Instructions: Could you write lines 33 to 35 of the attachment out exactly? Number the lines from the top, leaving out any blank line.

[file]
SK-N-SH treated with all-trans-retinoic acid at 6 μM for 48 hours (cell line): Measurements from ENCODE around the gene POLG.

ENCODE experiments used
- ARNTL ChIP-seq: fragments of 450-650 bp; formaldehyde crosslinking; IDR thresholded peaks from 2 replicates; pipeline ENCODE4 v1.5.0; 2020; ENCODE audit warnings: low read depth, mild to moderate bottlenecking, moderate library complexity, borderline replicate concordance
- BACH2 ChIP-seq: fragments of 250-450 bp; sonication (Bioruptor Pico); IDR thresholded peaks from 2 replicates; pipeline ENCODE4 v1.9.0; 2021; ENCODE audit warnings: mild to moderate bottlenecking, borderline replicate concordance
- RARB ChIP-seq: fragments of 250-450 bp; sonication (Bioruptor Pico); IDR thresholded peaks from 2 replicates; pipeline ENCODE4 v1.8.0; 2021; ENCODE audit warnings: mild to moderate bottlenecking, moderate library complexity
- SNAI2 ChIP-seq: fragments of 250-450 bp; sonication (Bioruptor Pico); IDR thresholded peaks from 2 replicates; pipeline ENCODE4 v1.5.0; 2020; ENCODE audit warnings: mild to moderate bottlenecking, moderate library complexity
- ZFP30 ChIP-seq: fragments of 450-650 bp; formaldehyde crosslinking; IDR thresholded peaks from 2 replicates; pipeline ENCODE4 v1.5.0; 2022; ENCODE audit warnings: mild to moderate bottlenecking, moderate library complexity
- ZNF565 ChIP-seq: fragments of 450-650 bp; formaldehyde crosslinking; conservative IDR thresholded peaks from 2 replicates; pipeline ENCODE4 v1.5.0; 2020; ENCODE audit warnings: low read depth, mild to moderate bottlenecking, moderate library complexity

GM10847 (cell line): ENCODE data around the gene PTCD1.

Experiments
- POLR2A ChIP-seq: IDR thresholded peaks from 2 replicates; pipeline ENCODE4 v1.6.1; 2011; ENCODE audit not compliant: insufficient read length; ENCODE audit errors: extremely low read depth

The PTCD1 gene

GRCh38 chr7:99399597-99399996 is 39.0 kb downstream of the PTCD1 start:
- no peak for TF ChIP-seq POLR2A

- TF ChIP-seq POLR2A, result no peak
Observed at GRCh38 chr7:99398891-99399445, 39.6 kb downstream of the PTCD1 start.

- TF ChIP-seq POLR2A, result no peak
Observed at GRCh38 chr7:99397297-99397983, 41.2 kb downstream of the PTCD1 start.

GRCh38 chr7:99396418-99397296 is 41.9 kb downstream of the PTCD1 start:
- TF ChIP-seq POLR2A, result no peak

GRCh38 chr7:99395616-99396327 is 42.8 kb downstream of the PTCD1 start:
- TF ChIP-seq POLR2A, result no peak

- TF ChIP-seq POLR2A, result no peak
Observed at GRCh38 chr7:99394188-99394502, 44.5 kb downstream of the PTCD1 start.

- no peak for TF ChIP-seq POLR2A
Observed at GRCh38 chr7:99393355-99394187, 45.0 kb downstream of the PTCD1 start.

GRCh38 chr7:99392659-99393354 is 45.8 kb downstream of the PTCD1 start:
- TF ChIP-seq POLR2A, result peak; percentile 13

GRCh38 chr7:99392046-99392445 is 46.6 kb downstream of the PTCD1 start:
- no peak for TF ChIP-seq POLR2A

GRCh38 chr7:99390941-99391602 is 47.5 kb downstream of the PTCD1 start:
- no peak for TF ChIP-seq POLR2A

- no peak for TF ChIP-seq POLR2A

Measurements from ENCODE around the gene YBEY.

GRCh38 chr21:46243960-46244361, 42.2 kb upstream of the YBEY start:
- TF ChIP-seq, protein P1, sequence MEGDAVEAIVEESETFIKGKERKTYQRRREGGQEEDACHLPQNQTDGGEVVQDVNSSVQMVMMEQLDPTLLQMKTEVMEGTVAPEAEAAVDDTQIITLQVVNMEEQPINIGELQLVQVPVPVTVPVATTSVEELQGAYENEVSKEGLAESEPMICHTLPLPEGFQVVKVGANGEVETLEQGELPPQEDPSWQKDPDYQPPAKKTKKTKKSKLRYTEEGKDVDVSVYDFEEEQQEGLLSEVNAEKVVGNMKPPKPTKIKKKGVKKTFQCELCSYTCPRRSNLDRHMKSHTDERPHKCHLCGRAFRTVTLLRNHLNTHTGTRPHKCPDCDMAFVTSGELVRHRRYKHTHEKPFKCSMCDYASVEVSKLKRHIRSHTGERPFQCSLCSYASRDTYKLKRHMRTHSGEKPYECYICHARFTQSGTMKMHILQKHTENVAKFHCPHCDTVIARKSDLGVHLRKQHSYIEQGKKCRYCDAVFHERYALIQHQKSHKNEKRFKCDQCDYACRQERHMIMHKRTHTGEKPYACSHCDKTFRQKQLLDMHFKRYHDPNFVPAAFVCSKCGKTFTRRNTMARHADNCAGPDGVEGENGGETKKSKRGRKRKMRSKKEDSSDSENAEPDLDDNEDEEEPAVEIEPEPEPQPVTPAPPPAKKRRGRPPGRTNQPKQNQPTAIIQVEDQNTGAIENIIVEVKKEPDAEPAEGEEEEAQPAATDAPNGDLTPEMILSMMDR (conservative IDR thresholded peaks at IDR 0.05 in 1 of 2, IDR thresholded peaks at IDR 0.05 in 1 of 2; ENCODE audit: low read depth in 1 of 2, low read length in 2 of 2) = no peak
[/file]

- no peak for TF ChIP-seq POLR2A

Measurements from ENCODE around the gene YBEY.

GRCh38 chr21:46243960-46244361, 42.2 kb upstream of the YBEY start: